Six Tucker residents face meth charges

Six Tucker County residents were indicted on methamphetamine-related charges this week in federal court.

The residents were named in one 39-count indictment returned Tuesday by a federal grand jury sitting in Elkins, according to a press release issued Thursday from the office of William J. Ihenfeld II, U.S. attorney for the Northern District of West Virginia.

Names of the Tucker County residents – as well as two other individuals – were withheld until Thursday because some of the indictments were sealed, Chris Zumpetta-Parr, a spokeswoman for Ihenfeld’s office, said Wednesday. Zumpetta-Parr did not indicate which indictments were sealed or why.

Destry Seth Poling, 26, of Parsons; Shannon David Flagg, also known as “Shane,” 40, of Hambleton; Susan Chloe Ridley, 47, of Parsons; Misty Autumn Grafton, 25, of Hambleton, Eric Scott Pennington, 29, of Parsons; and Michael Luther White, 22, of Thomas, were charged with varying counts of conspiracy to distribute methamphetamine from November 2012 to June 2013, in Tucker, Randolph, Upshur and Preston counties.

Poling faces five counts; Flagg faces 14 counts; Ridley and Grafton face six counts; Pennington faces 10 counts; and White faces two counts.

In addition to the conspiracy charge, other charges include the possession of material used in the manufacture of methamphetamine, possession of pseudoephedrine to be used in the manufacture of methamphetamine and attempted possession of pseudoephedrine to be used in the manufacture of methamphetamine.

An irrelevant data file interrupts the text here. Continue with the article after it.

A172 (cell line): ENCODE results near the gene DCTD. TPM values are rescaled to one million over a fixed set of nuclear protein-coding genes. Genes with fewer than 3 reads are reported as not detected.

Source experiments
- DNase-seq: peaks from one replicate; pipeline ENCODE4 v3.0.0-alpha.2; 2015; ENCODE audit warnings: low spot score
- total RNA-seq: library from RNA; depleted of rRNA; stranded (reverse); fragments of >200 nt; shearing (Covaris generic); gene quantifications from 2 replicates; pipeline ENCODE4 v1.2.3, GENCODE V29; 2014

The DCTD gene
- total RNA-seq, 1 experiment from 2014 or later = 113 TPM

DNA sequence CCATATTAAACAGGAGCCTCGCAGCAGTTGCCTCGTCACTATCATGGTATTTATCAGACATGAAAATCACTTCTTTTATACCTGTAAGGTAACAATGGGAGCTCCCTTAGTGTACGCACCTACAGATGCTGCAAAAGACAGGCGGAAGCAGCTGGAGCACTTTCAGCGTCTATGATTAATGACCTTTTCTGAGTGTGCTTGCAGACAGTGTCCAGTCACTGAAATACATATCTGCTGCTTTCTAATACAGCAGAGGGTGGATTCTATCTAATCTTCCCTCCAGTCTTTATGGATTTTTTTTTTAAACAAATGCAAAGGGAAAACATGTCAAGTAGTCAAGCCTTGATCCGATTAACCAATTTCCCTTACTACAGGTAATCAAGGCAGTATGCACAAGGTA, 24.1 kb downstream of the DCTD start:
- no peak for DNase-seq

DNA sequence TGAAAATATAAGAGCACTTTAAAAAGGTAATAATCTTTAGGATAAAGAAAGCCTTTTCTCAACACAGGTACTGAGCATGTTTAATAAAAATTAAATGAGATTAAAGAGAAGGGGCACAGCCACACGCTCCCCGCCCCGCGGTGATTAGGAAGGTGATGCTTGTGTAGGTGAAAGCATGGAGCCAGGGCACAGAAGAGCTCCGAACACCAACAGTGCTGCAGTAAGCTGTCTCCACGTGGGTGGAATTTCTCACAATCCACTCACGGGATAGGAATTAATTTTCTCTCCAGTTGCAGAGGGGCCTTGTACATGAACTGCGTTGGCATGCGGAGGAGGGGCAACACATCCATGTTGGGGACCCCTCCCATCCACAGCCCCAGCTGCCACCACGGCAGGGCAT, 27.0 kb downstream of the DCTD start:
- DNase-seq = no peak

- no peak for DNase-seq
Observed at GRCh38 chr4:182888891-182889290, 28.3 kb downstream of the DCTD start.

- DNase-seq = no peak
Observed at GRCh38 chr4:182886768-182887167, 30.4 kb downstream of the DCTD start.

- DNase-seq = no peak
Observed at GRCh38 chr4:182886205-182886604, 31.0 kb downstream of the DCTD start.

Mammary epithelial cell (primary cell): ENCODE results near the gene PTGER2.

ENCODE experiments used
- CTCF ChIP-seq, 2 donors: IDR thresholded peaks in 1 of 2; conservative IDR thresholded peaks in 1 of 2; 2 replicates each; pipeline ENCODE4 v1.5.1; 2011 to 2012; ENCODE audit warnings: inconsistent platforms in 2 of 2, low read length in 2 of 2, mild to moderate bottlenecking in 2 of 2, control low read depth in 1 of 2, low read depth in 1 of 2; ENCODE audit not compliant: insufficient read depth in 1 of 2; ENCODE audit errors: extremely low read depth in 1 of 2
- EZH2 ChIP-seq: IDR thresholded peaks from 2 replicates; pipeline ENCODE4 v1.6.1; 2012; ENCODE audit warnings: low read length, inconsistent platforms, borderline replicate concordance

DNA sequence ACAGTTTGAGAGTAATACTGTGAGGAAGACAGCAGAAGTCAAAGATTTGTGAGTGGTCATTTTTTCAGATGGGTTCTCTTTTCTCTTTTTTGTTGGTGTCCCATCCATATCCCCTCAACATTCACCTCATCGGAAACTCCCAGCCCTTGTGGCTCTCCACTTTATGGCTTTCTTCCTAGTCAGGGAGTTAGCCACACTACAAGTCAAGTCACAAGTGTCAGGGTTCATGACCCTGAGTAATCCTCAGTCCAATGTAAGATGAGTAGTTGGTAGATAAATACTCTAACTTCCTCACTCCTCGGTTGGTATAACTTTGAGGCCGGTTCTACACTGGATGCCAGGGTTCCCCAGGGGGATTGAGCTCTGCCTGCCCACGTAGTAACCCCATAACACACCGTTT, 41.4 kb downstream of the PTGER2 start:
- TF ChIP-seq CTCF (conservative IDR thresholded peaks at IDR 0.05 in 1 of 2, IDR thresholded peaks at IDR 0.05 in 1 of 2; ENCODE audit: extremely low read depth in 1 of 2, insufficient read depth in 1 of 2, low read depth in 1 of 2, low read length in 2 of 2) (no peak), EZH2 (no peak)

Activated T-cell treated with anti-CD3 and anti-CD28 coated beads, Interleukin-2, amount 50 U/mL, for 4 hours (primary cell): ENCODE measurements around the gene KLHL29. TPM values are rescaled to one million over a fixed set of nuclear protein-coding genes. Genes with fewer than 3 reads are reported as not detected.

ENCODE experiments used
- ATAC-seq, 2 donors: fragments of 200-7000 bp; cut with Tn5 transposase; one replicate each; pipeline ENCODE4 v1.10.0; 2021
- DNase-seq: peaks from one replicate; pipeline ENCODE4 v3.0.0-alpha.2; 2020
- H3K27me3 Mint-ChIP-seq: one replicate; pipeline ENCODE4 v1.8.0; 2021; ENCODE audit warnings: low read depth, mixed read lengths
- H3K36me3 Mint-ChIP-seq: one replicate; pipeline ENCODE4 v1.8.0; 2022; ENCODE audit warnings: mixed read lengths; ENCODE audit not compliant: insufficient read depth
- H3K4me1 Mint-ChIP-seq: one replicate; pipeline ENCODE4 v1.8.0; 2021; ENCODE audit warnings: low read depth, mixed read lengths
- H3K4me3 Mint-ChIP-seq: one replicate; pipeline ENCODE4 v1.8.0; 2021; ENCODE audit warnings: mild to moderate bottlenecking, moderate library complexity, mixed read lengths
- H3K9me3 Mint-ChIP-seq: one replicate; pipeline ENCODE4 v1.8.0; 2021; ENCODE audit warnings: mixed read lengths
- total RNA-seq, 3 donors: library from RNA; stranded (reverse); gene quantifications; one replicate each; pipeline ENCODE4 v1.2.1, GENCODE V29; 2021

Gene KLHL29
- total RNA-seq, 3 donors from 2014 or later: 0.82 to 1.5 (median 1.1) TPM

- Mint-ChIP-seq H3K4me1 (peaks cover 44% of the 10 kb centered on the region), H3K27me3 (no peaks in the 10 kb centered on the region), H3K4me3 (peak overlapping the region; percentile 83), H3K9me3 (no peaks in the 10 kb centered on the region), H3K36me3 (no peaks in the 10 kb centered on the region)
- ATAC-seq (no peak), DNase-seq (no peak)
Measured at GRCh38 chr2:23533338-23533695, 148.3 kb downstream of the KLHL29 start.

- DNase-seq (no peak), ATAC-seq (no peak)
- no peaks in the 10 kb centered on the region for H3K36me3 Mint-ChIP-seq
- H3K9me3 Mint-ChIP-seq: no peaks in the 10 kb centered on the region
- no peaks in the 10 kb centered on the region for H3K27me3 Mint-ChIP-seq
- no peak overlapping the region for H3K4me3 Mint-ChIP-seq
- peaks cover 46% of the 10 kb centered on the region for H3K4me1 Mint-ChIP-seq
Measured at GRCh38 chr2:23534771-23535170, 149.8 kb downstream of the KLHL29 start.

Each defendant faces penalties of up to 20 years in federal prison; however, under federal sentencing guidelines, the actual sentence imposed will be based upon the seriousness of the offense and the prior criminal history, if any, of the defendant.

The following indictments were also returned by the grand jury this week:

– Chad Frederick Arbogast, 34, of Belington, was named in a seven-count indictment charging him with distribution and possession with intent to distribute oxycodone and heroin. If convicted, Arbogast faces up to 20 years in federal prison on each count.

– Michael J. White, 45, of Clarksburg, was named in a four-count indictment charging him with one count of stealing public money and three counts of false statement. If convicted, White faces up to 10 years imprisonment on the public money charge and up to five years imprisonment on each of the false statement charges.

Charges contained in indictments are merely accusations and not evidence of guilt; defendants are presumed innocent until and unless proven guilty in a court of law.